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Human rights expert Rodolfo Stavenhagen to speak at Laurier
Mar 7/12| For Immediate Release
Alex Latta, Associate Professor
Kevin Crowley, Director, Communications & Public Affairs
WATERLOO – Mexican sociologist and human rights expert Rodolfo Stavenhagen will deliver a lecture at Laurier’s Waterloo campus March 15. The lecture, titled “First Peoples or Last Nations: The Struggle for Indigenous Rights,” begins at 7:30 p.m. in the Paul Martin Centre.
During his time as United Nations (UN) special rapporteur, Stavenhagen’s reports on the state of Indigenous rights in various parts of the world provided crucial support for Aboriginal communities seeking to defend their lands, cultures and livelihoods.
“At a time when the struggles of First Nations communities here in Canada are so much in the news, Dr. Stavenhagen brings a perspective that allows us to situate those struggles in a global context,” said Associate Professor of Global Studies Alex Latta. “We are thrilled that Dr. Stavenhagen is making this visit to share his insight into the emergence of international norms around the rights of Indigenous peoples.”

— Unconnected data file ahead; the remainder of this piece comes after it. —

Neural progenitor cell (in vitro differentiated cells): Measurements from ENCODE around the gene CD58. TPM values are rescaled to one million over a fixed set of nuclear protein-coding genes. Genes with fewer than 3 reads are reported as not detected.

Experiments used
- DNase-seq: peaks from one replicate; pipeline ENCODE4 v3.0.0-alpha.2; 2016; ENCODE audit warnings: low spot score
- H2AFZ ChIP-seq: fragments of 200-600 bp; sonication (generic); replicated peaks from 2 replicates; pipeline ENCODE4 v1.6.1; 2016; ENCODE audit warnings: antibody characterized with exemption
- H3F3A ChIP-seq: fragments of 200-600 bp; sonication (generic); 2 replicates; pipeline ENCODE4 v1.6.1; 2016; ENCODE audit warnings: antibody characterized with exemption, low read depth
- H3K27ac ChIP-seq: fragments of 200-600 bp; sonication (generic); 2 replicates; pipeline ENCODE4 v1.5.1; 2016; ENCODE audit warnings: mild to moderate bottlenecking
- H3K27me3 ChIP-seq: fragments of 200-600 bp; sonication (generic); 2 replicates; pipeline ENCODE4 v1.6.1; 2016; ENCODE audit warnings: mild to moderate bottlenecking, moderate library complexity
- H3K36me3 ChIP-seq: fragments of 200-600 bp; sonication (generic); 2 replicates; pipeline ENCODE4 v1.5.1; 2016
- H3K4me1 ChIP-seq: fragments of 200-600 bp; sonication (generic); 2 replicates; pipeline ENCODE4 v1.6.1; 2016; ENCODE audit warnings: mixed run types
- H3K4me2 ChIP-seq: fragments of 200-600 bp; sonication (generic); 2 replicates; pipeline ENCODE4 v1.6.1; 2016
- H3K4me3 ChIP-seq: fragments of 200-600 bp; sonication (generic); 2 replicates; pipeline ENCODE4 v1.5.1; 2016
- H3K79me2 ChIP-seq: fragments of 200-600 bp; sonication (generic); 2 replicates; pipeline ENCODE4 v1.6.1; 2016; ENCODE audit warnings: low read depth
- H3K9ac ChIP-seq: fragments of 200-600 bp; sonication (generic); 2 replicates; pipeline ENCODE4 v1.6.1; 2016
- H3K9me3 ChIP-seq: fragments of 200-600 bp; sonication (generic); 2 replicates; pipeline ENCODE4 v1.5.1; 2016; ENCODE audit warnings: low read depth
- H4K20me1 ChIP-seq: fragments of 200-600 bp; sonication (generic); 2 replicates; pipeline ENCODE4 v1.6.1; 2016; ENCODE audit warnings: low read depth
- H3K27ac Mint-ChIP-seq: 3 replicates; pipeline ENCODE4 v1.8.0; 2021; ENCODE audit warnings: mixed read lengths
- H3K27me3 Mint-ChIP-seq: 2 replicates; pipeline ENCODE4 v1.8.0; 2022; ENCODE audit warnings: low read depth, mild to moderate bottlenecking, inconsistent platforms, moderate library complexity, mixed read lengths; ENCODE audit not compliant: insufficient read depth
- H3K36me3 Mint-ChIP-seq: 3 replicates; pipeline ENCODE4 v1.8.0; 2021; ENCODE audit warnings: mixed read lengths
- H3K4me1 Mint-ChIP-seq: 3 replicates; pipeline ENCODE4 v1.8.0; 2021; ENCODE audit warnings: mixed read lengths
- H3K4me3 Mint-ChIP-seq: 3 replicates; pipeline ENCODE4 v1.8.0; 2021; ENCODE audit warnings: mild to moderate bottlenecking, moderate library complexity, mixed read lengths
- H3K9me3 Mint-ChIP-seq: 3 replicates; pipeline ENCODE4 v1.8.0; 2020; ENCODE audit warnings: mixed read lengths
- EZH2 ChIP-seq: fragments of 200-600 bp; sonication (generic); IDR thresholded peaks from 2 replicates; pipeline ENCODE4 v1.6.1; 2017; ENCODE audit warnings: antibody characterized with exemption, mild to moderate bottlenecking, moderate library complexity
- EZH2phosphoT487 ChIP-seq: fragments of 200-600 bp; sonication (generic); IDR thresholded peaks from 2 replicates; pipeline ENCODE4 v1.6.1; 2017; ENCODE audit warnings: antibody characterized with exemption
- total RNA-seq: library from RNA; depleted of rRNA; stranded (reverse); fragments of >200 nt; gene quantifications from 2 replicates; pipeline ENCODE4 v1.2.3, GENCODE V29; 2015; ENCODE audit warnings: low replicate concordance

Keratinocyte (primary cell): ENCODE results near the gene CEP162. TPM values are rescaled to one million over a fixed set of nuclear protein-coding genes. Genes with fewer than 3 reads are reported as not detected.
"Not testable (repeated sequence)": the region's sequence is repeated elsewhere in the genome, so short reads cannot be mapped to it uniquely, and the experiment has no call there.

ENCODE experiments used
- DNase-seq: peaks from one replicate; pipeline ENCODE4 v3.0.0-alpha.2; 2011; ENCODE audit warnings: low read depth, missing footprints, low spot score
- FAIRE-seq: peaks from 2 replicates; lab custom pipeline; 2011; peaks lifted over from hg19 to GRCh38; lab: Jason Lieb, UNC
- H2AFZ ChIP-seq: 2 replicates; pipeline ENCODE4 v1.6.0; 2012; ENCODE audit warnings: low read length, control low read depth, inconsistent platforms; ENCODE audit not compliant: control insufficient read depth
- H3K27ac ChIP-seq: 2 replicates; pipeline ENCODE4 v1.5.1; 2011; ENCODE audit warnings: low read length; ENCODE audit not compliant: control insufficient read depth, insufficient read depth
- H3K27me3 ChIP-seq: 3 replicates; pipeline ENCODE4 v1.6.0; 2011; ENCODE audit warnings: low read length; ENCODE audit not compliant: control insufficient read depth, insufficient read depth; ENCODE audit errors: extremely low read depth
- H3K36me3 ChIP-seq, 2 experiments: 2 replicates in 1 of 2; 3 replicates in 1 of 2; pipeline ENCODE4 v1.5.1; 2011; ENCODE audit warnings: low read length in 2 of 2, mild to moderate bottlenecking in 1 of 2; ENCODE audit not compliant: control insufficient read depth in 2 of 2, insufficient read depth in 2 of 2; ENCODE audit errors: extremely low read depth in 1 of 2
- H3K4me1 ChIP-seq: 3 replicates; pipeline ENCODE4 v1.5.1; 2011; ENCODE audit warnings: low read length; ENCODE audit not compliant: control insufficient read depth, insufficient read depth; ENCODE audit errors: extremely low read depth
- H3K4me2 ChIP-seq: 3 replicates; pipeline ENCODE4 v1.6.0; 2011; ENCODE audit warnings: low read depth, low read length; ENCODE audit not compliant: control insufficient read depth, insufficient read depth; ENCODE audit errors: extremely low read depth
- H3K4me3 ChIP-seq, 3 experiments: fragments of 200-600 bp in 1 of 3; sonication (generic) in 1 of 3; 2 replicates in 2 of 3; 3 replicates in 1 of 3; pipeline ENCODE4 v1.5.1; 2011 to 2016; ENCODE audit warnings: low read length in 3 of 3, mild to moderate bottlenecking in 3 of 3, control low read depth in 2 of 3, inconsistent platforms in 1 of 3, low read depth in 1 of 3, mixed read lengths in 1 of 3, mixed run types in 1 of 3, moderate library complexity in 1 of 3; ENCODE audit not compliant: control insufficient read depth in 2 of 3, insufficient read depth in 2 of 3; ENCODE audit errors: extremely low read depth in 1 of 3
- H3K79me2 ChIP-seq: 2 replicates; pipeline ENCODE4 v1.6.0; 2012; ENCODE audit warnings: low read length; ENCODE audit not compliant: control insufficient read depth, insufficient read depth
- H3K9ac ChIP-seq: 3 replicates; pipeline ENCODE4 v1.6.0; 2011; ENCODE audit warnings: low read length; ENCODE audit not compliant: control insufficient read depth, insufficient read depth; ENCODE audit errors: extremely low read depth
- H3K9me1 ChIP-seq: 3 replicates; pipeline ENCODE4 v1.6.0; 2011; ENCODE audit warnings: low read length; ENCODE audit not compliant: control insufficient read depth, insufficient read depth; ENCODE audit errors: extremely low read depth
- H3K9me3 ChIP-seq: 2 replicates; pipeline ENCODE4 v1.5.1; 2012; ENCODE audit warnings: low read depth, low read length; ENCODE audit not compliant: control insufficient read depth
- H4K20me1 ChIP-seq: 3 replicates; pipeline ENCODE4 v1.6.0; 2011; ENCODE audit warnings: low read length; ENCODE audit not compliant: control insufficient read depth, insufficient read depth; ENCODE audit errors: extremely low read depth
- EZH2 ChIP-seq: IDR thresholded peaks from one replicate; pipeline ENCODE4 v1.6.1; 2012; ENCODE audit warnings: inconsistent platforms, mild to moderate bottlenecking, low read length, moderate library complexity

From 2001 to 2008, Stavenhagen served as the first UN special rapporteur on the rights of Indigenous peoples. He has been assistant-director general for social sciences and their applications at United Nations Educational, Scientific and Cultural Organization, and is currently vice-president of the Inter-American Institute of Human Rights. In Mexico, he founded the General Directorate for Popular Cultures in the Ministry of Public Education and the Mexican Academy of Human Rights. Stavenhagen is also the author of numerous books and articles in English, Spanish and French. He is professor emeritus of Sociology at El Colegio de México.
This event is sponsored by Laurier Professor of Global Studies Rhoda Howard-Hassmann as part of her Canada Research Chair in International Human Rights lecture series.